Confusion grows over reports of gay executions in Iraq

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Human rights organisations are working to establish whether a number of men have been executed in Iraq for being gay.

Homosexuality is not illegal in Iraq but is seen as a taboo. Last week, six gay men were shot and killed in the Baghdad Shiite slum of Sadr City

Amnesty International reported in early March that Iraqi authorities were planning to execute 128 unnamed prisoners in the following days.

Last week, this claim was repeated by London-based group Iraqi LGBT who said five gay men were among the 128.

Some news providers are now reporting that all 128 men are gay and a petition citing this figure is circulating.

However, Ali Hili of Iraqi LGBT said reports of all 128 men being gay were false.

He said: “That’s a mistake. It appears to have been spread around by bloggers. We never said they were all gay.

He added: “We are still trying to get more information inside Iraq but it is very difficult. The issue is very sensitive.

“We have had confirmation from two police officers. We are only aware of five men who are to be executed for homosexuality although we have heard that 20 were detained.”

Amnesty International has not yet been able to confirm if the executions, which were originally scheduled for last month, have taken place or whether the men were to be executed for homosexuality.

Human Rights Watch is also trying to confirm what has happened.

Advocacy director at the organisation, Boris Dittrich, said he was “very concerned” about the reports.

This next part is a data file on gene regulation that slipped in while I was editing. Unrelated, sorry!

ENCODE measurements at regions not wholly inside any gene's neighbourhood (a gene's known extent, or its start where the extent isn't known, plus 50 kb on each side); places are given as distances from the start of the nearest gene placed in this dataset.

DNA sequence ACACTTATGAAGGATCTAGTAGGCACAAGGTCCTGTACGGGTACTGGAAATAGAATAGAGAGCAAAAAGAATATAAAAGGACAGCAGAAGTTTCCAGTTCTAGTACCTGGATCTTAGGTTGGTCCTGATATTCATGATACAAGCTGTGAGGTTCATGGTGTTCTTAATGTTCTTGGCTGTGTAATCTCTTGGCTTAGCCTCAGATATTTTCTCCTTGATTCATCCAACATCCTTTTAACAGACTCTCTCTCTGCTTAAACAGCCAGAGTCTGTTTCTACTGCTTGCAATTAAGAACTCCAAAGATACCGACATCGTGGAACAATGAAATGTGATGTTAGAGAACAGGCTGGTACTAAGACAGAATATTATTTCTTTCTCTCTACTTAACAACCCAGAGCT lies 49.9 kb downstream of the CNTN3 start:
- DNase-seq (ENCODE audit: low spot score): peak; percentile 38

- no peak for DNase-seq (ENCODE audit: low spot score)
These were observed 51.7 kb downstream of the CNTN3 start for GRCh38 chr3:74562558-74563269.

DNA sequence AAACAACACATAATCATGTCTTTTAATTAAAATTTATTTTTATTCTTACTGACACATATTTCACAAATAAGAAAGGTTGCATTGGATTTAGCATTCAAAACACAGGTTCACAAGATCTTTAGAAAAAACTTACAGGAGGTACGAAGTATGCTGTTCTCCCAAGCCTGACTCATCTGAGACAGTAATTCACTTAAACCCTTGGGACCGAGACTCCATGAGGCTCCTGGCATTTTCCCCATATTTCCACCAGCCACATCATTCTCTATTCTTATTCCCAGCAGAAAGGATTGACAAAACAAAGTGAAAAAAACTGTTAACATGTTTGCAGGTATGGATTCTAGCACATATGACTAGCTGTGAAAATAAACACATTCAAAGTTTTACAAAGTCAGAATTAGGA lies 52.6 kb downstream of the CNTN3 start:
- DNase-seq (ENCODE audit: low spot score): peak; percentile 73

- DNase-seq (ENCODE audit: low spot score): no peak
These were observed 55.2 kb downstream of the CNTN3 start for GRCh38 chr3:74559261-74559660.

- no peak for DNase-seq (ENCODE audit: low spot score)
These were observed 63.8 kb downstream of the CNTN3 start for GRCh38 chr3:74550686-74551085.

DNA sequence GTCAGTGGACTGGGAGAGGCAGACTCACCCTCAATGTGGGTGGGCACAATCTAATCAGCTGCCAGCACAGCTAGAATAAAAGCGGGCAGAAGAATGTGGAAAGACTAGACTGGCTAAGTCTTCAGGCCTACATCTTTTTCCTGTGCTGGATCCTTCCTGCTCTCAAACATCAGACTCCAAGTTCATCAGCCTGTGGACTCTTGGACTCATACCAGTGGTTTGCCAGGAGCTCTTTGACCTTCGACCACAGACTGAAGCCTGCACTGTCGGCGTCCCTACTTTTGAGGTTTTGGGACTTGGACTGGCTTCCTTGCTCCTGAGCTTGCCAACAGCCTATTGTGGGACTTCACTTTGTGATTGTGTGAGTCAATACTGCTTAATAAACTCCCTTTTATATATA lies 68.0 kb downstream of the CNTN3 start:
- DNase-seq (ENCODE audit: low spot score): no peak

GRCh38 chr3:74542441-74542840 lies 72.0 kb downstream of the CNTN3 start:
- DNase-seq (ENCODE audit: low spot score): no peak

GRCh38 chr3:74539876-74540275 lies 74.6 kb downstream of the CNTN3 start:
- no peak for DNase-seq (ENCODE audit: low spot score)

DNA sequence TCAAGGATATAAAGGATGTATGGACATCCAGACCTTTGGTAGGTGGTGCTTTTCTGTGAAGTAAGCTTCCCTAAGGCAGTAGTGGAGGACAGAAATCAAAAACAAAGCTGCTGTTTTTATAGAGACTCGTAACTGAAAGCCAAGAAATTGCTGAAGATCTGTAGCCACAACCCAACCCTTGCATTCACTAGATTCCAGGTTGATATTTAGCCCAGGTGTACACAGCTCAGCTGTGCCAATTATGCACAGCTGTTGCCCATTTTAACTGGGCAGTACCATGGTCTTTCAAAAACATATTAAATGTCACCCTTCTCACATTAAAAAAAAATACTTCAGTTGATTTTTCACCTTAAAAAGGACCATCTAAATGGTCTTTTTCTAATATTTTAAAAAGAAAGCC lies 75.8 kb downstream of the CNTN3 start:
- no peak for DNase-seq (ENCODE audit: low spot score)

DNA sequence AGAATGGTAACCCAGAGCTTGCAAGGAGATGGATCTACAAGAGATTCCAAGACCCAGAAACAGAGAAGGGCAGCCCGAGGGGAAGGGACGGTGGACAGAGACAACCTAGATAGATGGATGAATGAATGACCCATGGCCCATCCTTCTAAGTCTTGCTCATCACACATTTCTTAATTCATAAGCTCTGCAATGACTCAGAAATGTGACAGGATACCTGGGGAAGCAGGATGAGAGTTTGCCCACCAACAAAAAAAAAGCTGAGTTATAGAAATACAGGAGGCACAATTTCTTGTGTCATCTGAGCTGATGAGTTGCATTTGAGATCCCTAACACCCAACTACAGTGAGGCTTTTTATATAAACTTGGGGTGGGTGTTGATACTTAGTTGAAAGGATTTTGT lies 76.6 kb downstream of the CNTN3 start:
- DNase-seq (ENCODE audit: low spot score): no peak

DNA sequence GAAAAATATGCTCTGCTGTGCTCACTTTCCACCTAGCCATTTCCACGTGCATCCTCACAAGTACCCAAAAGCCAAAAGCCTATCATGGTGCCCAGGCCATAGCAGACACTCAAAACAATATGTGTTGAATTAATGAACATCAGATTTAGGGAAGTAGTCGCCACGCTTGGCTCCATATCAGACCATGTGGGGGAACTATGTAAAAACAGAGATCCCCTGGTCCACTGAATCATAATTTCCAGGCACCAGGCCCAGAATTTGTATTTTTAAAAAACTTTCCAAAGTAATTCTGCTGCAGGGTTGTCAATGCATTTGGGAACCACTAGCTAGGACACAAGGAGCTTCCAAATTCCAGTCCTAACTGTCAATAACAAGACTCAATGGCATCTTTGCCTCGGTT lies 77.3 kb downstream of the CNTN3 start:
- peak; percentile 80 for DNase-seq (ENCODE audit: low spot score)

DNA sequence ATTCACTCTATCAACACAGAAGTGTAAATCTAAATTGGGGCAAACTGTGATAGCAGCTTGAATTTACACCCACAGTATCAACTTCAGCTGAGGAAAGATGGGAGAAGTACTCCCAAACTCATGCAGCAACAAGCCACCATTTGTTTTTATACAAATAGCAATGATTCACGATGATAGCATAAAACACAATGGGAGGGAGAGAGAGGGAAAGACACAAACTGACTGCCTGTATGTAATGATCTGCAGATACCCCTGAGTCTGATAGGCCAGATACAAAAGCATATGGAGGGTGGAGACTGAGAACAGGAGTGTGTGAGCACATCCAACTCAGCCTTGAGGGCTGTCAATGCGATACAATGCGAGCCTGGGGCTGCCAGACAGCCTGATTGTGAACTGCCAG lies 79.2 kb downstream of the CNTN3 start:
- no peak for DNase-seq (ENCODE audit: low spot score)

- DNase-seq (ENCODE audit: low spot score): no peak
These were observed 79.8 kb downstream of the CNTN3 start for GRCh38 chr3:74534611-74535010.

He said: “We are working on this and assessing the situation. We are speaking to witnesses and are very busy calling people in Iraq. We are also in contact with embassies in Iraq.”

Last week, Mr Hili released a letter to UK Gay News which he said was from a member of Iraqi-LGBT in Baghdad.

The sender said he was to be executed shortly for being a member of the group and pleaded for help.

The letter was translated from Arabic into English and its authenticity could not be verified as the name and address on it had been removed.

A spokesperson for the US State Department told Boston EDGE that the story has no merit.

“Homosexuality is not a crime in Iraq,” said John Fleming, the public affairs officer for the Bureau of Near Eastern Affairs.

“The individuals condemned to death in Iraq have been convicted of violent crimes, including murder, terrorism, insurgency and kidnapping.”

“None were convicted of the ’crime’ of being homosexual,” Fleming said. “In fact, it’s immaterial to Iraqis.

“Frankly, there are other issues they’re concerned about like basic survival, getting food and water. It’s a luxury for the average Iraqi to worry about homosexuality.”